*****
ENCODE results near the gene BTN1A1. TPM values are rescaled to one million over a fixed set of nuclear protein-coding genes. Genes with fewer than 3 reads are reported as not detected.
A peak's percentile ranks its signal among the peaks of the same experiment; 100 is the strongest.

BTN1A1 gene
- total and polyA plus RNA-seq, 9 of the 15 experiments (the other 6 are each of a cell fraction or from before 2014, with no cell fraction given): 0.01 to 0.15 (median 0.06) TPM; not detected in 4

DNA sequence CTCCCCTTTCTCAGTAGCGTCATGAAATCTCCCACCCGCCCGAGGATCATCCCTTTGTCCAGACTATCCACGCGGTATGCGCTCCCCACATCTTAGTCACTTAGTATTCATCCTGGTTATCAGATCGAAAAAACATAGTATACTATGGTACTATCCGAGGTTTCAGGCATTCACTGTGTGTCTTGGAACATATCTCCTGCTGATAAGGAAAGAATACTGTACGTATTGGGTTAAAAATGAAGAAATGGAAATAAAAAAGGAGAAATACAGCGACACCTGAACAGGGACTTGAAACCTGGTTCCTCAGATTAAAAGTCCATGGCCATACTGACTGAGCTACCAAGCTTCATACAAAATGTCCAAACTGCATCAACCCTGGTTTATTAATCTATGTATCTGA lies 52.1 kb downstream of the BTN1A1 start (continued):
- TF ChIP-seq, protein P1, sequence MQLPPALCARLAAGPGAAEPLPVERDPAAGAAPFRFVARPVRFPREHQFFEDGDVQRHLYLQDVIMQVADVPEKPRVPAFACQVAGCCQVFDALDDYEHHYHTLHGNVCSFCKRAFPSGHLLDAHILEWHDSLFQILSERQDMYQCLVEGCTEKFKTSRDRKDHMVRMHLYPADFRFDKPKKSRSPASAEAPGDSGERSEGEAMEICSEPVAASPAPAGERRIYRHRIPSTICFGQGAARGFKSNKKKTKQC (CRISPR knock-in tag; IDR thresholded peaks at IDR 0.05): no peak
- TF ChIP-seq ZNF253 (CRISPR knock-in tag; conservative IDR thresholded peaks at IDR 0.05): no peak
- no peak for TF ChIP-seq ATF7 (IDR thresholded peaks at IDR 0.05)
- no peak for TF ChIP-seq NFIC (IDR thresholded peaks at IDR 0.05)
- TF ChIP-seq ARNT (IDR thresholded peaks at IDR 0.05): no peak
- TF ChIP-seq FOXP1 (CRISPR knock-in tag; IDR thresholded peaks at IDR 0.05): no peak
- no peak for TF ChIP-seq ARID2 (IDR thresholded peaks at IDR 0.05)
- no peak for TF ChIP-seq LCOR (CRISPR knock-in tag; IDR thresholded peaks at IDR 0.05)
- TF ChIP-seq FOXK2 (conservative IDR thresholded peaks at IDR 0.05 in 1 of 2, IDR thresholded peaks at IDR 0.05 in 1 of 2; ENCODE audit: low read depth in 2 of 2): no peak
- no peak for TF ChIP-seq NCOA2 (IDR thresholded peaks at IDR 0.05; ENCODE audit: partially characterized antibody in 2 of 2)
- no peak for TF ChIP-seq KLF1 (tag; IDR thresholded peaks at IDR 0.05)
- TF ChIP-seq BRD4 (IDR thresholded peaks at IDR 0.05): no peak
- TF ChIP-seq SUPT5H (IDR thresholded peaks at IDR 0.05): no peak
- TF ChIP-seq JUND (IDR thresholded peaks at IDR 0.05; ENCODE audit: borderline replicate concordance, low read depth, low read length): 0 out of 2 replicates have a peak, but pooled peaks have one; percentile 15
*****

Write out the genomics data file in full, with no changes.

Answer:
ENCODE results near the gene BTN1A1. TPM values are rescaled to one million over a fixed set of nuclear protein-coding genes. Genes with fewer than 3 reads are reported as not detected.
A peak's percentile ranks its signal among the peaks of the same experiment; 100 is the strongest.

BTN1A1 gene
- total and polyA plus RNA-seq, 9 of the 15 experiments (the other 6 are each of a cell fraction or from before 2014, with no cell fraction given): 0.01 to 0.15 (median 0.06) TPM; not detected in 4

DNA sequence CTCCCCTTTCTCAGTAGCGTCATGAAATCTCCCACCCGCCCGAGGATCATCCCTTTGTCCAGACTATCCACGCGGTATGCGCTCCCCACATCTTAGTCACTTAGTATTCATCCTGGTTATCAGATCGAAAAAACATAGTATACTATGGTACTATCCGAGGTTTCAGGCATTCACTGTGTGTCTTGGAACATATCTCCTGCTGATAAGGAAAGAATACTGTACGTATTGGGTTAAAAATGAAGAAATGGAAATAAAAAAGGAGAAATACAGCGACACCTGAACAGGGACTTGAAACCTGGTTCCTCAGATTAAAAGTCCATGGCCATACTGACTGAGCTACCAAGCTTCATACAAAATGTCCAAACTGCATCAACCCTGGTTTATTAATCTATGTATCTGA lies 52.1 kb downstream of the BTN1A1 start (continued):
- TF ChIP-seq, protein P1, sequence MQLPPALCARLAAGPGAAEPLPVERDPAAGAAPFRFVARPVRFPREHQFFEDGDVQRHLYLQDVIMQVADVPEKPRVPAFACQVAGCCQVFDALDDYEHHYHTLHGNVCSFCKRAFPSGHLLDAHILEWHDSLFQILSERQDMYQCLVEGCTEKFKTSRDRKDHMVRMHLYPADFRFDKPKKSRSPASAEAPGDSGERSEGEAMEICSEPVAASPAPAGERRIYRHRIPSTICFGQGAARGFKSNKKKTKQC (CRISPR knock-in tag; IDR thresholded peaks at IDR 0.05): no peak
- TF ChIP-seq ZNF253 (CRISPR knock-in tag; conservative IDR thresholded peaks at IDR 0.05): no peak
- no peak for TF ChIP-seq ATF7 (IDR thresholded peaks at IDR 0.05)
- no peak for TF ChIP-seq NFIC (IDR thresholded peaks at IDR 0.05)
- TF ChIP-seq ARNT (IDR thresholded peaks at IDR 0.05): no peak
- TF ChIP-seq FOXP1 (CRISPR knock-in tag; IDR thresholded peaks at IDR 0.05): no peak
- no peak for TF ChIP-seq ARID2 (IDR thresholded peaks at IDR 0.05)
- no peak for TF ChIP-seq LCOR (CRISPR knock-in tag; IDR thresholded peaks at IDR 0.05)
- TF ChIP-seq FOXK2 (conservative IDR thresholded peaks at IDR 0.05 in 1 of 2, IDR thresholded peaks at IDR 0.05 in 1 of 2; ENCODE audit: low read depth in 2 of 2): no peak
- no peak for TF ChIP-seq NCOA2 (IDR thresholded peaks at IDR 0.05; ENCODE audit: partially characterized antibody in 2 of 2)
- no peak for TF ChIP-seq KLF1 (tag; IDR thresholded peaks at IDR 0.05)
- TF ChIP-seq BRD4 (IDR thresholded peaks at IDR 0.05): no peak
- TF ChIP-seq SUPT5H (IDR thresholded peaks at IDR 0.05): no peak
- TF ChIP-seq JUND (IDR thresholded peaks at IDR 0.05; ENCODE audit: borderline replicate concordance, low read depth, low read length): 0 out of 2 replicates have a peak, but pooled peaks have one; percentile 15